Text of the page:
Iron Man volume 3 #21
Marvel Comics (October, 1999)
PLOT: Kurt Busiek & Roger Stern
SCRIPT: Roger Stern
COLORIST: Steve Oliff
PENCILER: Mark Bagley
INKER: Eric Cannon
The Eighth Day prologue: “Strange Things Done In The Midnight Sun”
PENCILER: Tom Grummett
INKER: Art Thibert
In the first story Warbird helps Iron Man deal with a fire at a Roxxon Oil refinery. It’s mostly there to continue the storyline about Tony trying to help Carol with her alcoholism but also mentions the other storyline about another dead Madame Masque, which is identical to the first down to the fingertips. We’re getting close to Furman levels of subplots but the story overall is okay. The only good comes from coloring. One guy’s shirt changes color during a flashback and a couple of the caption boxes have too dark a gradient on them so their hard to read the text in the beginning. Otherwise it’s either here to remind readers (or inform new readers) that these events are going on or because the prologue to the “Eighth Day” mini-event wasn’t long enough.
That story begins with Tony investigating a dig in the arctic for a museum, one that it turns out Abner Little purchased to trick Stark into joining his team. Also along is a local pilot named Sam who really hates the cold but can’t afford to leave. What they find are a pair of giant doors they don’t want to risk damaging but are having trouble finding a way in. Two of Little’s competitors in the Council Of Antiquarians, Count Andreas Zorba and Princess Zanda, arrive in a rather spectacular fashion, causing Iron Man to go into action. During the confusion, Little’s partner, Doctor J. Vernon “Java” Mann, finds a switch that opens a smaller door and Sam stumbles into it, being warm for the first time in a long time, and finds the Brazier Of Balthakk, transforming her into a new villain named Inferno, who plans to unleash the “eighth day”. (Continued in Thor volume 3 #17)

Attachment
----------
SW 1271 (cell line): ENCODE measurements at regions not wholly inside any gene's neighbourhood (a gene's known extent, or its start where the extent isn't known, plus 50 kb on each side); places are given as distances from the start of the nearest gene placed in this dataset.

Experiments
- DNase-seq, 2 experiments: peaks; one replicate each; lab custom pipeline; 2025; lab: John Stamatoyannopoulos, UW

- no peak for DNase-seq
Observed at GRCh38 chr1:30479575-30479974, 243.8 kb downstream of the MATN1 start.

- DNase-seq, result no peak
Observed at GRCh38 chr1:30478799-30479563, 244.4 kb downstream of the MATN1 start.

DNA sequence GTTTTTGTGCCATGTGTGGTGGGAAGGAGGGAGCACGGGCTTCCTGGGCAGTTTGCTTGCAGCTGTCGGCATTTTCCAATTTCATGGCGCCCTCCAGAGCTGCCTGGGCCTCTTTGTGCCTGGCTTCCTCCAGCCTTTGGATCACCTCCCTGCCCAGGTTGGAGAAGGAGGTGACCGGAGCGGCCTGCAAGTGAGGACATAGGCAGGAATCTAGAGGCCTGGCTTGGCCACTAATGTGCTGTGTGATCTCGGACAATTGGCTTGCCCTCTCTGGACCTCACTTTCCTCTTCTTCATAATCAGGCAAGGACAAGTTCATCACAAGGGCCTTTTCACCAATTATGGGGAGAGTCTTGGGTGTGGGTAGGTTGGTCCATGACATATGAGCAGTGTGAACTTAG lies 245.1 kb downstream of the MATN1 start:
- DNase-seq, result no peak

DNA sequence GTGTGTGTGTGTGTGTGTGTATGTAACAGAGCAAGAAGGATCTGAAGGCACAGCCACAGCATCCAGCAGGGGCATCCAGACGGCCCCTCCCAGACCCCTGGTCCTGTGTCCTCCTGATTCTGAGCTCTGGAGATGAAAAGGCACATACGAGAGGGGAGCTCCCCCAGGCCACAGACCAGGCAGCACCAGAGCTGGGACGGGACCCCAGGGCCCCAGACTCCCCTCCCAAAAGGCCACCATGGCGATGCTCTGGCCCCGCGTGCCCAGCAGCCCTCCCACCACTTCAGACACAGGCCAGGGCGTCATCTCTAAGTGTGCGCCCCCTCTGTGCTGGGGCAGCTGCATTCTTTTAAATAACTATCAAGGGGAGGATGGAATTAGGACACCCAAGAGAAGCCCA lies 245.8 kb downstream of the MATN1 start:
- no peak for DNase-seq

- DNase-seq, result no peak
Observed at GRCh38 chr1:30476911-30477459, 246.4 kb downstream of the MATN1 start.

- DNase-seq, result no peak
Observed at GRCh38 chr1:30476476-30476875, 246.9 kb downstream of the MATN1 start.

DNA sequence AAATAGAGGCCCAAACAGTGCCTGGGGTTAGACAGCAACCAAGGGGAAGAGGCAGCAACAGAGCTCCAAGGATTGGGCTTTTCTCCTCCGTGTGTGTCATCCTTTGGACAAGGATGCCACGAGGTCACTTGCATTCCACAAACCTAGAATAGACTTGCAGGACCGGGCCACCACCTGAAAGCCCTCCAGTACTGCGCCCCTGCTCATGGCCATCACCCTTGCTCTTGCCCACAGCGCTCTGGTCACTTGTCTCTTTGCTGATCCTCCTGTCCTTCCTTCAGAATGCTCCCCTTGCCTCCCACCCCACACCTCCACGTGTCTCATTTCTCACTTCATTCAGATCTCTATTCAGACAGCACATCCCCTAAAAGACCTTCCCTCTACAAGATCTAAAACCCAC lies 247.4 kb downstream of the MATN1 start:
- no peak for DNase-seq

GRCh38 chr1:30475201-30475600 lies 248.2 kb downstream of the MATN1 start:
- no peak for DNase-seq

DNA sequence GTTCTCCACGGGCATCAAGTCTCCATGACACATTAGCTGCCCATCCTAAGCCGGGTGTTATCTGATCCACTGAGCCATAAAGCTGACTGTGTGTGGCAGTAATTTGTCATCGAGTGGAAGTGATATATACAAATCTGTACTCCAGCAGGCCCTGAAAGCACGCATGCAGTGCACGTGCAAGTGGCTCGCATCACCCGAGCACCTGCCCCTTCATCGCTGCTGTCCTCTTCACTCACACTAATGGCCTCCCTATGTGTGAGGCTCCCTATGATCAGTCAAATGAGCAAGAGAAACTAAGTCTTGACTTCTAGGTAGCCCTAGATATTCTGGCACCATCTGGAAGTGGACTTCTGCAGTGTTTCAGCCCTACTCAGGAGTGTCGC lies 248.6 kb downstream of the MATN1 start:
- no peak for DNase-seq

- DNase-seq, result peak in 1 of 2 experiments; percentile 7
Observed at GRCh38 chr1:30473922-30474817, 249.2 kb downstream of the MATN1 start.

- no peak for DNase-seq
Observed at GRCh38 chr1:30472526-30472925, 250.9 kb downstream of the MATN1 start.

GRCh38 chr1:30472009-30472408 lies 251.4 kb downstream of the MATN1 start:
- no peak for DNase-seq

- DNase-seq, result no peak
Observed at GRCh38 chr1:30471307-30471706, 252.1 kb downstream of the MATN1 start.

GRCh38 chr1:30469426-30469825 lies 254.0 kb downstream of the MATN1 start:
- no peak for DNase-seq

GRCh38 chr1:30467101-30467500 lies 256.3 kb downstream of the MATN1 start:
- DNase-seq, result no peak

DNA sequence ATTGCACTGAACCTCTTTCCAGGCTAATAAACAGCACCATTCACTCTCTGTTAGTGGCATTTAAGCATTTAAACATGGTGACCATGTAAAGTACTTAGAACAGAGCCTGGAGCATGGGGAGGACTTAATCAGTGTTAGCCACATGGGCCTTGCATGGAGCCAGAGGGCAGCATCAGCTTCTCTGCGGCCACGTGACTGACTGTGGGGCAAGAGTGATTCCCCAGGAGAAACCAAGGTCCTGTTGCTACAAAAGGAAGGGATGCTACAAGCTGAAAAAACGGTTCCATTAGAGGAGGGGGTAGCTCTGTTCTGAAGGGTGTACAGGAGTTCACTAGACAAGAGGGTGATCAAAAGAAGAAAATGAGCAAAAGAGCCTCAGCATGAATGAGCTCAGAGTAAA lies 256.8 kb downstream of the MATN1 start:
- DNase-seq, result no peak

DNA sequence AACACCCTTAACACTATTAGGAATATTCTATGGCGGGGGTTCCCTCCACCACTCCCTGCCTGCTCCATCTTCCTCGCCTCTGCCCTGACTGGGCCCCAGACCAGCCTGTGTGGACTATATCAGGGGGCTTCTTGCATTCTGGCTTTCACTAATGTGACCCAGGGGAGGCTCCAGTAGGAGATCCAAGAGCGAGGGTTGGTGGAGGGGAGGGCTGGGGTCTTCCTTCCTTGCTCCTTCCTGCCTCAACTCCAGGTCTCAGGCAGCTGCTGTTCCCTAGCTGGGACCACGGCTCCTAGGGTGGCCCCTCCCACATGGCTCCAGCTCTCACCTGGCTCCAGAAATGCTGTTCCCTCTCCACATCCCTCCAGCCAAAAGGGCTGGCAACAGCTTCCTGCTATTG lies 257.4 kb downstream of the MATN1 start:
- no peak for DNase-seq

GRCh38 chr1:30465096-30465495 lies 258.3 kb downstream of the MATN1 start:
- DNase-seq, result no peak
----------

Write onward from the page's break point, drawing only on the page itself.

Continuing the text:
What they got right: The story arc is set up well enough, with a strong threat revealed only at the end, and a swerve in the form of Little’s rivals, who claim they’re only here to help. It’s a plot hinted at during the party a few issues earlier.
What they got wrong: I think they played up Sam’s hatred of the cold a bit much but that’s a personal gripe more than a critical one. I think.
Recommendation: The first story does better reminding the reader of other events better than some other attempts I’ve seen, and allows the crossover prologue to start off without the baggage. Worth checking out if you follow the event or for completion purposes.